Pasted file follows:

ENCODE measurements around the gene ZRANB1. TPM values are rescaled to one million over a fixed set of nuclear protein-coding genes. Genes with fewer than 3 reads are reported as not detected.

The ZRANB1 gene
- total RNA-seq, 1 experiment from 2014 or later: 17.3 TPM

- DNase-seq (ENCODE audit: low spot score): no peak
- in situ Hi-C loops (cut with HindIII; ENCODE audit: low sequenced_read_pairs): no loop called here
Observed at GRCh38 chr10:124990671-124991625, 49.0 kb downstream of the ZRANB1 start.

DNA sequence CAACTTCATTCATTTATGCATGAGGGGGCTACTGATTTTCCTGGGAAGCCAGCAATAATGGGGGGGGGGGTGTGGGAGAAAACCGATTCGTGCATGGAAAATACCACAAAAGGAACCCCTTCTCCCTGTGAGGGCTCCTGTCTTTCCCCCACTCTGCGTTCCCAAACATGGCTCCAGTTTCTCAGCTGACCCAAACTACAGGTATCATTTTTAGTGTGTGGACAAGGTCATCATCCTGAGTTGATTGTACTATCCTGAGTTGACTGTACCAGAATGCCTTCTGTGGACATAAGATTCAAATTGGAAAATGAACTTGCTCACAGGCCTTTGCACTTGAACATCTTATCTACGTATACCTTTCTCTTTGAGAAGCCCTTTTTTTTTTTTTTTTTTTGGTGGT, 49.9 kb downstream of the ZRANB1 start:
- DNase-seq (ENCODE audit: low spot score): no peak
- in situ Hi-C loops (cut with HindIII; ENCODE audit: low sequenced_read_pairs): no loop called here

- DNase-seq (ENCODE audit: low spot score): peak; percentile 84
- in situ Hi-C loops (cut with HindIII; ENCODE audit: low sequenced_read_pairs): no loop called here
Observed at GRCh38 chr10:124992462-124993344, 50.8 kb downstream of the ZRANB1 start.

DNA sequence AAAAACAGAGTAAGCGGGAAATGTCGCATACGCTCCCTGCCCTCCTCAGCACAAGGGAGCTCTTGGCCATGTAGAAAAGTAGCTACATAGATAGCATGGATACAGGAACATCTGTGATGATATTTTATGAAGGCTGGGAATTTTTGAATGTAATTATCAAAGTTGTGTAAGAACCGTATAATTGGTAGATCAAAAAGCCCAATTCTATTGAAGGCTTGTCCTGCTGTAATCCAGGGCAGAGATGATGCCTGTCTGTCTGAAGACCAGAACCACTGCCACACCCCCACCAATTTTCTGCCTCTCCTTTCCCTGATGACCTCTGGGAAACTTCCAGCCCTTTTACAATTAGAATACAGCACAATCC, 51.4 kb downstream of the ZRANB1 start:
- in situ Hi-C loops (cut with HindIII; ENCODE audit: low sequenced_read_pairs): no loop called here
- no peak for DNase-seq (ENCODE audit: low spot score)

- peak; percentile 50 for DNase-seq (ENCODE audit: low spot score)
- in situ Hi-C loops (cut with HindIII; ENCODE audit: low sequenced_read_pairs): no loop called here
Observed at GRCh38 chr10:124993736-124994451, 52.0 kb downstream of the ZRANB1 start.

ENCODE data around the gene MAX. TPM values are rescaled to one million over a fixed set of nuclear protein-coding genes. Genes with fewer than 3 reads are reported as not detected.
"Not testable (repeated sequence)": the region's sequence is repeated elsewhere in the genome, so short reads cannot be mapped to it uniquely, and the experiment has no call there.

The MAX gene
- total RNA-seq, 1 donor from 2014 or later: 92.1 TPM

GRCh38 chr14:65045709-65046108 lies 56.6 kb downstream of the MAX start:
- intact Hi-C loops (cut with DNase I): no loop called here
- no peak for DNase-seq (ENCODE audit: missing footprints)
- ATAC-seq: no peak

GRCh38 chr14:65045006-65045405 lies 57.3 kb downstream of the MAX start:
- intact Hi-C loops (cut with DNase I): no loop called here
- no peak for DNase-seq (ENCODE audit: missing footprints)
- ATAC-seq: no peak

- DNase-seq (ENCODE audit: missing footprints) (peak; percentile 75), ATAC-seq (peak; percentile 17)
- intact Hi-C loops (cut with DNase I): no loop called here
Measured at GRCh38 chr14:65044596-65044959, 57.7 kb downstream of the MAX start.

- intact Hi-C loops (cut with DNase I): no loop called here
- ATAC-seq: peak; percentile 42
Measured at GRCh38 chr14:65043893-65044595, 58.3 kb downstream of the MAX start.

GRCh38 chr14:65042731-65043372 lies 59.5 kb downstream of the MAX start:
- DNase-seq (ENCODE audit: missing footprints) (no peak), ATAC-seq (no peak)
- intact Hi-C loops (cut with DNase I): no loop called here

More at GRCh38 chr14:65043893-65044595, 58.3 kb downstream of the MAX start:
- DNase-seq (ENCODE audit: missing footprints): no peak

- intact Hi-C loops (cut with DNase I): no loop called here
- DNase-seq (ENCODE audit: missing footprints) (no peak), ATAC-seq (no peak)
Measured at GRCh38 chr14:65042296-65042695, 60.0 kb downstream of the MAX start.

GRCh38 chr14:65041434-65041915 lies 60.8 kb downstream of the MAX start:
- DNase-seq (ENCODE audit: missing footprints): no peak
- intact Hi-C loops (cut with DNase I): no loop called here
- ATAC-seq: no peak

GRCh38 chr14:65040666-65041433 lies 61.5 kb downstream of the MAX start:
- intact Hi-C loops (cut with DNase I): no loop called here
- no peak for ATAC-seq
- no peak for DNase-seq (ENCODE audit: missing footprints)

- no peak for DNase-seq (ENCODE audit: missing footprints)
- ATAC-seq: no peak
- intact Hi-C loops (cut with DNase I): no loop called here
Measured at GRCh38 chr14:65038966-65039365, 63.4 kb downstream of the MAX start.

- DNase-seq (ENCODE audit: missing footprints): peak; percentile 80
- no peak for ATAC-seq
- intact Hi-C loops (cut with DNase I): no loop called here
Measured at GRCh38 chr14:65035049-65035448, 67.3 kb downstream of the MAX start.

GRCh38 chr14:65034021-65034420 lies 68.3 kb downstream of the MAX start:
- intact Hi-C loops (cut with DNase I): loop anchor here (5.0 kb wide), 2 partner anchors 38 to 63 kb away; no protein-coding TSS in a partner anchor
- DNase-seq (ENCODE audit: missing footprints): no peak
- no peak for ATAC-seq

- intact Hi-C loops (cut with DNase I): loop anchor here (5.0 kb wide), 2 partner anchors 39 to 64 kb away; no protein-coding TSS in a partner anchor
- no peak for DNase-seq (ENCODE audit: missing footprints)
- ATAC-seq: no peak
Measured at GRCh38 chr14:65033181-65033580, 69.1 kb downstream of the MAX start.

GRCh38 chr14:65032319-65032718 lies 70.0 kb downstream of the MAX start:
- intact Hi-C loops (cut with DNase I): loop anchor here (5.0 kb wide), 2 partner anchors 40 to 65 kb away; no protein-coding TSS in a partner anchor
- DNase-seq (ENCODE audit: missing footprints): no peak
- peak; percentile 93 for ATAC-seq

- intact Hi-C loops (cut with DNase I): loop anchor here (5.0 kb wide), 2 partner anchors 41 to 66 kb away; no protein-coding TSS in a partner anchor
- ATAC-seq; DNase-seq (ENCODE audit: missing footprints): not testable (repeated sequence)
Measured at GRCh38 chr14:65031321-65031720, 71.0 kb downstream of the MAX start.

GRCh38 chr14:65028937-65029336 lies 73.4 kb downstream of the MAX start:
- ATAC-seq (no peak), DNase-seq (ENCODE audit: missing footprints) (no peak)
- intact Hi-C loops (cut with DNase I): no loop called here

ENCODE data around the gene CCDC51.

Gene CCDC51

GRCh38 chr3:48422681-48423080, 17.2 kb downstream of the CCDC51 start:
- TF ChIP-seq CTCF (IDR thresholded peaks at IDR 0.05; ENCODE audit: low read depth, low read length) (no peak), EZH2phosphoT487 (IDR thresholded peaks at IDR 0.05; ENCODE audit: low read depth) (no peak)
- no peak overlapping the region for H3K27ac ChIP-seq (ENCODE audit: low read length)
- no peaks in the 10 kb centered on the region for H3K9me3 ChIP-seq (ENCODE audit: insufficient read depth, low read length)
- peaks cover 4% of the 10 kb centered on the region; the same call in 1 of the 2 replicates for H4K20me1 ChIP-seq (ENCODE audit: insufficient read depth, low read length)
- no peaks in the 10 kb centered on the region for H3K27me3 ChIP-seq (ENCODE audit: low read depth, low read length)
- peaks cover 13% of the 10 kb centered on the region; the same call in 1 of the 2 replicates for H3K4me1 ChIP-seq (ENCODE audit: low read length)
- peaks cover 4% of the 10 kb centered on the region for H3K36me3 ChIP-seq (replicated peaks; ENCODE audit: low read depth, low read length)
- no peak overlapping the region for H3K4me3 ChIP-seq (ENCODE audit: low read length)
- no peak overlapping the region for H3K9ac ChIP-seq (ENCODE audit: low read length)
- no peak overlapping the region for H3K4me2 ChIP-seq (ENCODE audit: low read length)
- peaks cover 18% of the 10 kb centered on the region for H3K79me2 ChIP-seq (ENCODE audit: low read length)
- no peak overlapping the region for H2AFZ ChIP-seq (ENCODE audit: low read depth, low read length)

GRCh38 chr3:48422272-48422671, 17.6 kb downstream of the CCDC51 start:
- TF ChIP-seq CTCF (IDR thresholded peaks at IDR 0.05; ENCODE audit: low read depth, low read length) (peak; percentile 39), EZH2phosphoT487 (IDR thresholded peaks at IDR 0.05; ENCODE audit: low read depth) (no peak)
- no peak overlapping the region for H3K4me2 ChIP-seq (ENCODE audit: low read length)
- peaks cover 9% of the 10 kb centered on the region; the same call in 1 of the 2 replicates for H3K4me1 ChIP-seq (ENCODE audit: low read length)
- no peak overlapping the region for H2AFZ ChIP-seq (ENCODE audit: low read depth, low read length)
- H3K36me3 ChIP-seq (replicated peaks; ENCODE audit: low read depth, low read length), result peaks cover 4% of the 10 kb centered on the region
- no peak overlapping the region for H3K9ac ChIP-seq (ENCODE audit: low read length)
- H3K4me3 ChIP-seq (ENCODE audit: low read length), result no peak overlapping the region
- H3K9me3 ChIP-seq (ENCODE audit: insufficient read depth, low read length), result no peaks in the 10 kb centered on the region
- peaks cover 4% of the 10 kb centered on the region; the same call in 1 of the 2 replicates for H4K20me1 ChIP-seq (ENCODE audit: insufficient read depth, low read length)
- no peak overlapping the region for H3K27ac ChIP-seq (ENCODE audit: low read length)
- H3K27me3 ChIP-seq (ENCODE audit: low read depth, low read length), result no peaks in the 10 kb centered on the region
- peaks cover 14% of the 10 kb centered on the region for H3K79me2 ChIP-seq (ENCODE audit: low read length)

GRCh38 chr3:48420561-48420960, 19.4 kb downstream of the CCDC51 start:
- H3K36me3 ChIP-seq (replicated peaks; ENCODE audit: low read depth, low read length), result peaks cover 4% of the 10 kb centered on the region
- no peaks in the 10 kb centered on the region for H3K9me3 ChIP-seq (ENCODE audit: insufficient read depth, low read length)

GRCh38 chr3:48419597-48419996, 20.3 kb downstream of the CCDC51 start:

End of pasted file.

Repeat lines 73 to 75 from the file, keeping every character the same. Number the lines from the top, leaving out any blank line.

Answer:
- intact Hi-C loops (cut with DNase I): loop anchor here (5.0 kb wide), 2 partner anchors 41 to 66 kb away; no protein-coding TSS in a partner anchor
- ATAC-seq; DNase-seq (ENCODE audit: missing footprints): not testable (repeated sequence)
Measured at GRCh38 chr14:65031321-65031720, 71.0 kb downstream of the MAX start.